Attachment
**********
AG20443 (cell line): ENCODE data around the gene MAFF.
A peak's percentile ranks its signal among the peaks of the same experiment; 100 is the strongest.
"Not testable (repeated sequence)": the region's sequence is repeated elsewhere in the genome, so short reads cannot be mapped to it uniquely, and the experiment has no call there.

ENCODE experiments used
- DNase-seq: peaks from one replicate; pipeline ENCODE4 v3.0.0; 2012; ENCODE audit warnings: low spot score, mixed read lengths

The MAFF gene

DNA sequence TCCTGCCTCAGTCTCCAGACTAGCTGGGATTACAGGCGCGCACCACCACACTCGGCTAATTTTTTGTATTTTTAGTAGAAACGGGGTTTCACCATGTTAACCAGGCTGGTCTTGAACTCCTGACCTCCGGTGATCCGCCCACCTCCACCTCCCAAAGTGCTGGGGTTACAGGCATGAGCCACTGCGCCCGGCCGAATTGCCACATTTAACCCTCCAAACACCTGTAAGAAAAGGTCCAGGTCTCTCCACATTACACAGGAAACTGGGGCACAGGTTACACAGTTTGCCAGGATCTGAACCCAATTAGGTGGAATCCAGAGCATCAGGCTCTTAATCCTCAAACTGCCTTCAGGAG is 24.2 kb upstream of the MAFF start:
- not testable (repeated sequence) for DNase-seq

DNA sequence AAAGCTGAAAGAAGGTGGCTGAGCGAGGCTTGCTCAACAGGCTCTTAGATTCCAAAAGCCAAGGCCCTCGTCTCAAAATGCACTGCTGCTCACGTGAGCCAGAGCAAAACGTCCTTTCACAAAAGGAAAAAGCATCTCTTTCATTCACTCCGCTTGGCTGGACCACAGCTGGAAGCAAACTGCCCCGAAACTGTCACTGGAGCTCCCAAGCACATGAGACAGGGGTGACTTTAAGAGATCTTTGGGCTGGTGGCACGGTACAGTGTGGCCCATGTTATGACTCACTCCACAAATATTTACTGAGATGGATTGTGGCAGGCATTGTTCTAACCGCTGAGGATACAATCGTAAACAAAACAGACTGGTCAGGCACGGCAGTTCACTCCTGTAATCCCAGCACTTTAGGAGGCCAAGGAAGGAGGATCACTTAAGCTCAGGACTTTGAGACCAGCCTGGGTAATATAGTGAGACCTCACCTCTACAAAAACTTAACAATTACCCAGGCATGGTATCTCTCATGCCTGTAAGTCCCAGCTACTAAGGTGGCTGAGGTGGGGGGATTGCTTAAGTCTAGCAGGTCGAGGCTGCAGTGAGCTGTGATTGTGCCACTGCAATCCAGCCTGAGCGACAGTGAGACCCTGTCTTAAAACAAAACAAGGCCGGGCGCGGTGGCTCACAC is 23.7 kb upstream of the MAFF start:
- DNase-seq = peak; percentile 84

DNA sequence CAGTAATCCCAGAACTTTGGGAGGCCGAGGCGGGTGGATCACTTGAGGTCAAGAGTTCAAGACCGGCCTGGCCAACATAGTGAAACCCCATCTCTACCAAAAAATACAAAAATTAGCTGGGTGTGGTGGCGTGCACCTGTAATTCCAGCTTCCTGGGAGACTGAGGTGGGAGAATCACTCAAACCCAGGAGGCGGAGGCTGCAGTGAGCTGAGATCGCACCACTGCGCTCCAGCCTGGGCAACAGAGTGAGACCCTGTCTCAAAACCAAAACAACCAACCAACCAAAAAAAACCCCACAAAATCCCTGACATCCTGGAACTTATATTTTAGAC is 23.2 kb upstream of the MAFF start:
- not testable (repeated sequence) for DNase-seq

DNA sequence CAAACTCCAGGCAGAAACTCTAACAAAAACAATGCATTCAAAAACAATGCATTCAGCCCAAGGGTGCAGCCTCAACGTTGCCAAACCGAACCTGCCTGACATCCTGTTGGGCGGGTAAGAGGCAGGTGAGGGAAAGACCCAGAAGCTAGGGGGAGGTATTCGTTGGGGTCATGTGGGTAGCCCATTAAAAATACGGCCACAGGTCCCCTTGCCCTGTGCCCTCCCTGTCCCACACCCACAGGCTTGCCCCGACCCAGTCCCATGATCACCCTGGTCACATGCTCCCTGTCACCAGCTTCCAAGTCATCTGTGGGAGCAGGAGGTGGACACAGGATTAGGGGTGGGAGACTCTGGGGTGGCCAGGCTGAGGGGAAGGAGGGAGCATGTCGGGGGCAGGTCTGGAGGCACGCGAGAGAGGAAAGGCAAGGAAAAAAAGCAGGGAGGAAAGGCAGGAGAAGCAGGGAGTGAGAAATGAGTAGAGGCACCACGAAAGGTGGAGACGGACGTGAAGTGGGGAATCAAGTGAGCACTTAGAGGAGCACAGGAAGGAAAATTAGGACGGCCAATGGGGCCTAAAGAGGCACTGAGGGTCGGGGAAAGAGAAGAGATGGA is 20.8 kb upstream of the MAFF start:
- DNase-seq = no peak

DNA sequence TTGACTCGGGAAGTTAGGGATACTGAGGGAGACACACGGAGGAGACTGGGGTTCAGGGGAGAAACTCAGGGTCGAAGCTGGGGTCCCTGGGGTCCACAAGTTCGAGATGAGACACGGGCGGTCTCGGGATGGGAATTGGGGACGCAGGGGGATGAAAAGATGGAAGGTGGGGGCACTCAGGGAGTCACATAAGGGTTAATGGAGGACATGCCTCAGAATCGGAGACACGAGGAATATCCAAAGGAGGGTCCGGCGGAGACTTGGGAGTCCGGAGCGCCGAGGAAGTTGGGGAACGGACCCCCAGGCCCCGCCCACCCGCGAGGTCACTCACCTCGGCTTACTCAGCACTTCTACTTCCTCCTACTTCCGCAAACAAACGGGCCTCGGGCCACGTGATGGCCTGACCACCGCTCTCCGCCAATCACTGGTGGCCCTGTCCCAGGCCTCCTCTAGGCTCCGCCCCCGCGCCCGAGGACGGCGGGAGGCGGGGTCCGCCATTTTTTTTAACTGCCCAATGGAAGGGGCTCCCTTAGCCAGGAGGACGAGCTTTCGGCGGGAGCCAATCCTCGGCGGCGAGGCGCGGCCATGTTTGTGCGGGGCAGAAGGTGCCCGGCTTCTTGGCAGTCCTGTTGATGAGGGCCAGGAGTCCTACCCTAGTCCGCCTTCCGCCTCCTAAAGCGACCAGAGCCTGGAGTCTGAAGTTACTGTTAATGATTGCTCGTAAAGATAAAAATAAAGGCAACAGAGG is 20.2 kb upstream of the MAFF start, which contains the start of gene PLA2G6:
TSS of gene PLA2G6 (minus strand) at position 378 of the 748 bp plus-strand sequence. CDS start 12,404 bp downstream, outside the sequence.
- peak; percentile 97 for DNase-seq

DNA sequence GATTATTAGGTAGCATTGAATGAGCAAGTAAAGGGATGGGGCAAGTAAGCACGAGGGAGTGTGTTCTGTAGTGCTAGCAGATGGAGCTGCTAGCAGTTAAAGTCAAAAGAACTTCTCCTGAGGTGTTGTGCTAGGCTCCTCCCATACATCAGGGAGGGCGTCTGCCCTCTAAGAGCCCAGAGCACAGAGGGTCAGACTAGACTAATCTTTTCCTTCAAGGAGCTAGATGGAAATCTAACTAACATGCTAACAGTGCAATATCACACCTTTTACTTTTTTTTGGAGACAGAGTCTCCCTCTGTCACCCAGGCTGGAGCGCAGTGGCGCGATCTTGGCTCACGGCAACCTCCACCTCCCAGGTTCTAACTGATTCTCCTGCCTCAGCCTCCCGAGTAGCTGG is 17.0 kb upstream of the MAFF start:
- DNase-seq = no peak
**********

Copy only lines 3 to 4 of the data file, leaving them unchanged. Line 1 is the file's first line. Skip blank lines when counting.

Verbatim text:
"Not testable (repeated sequence)": the region's sequence is repeated elsewhere in the genome, so short reads cannot be mapped to it uniquely, and the experiment has no call there.

ENCODE experiments used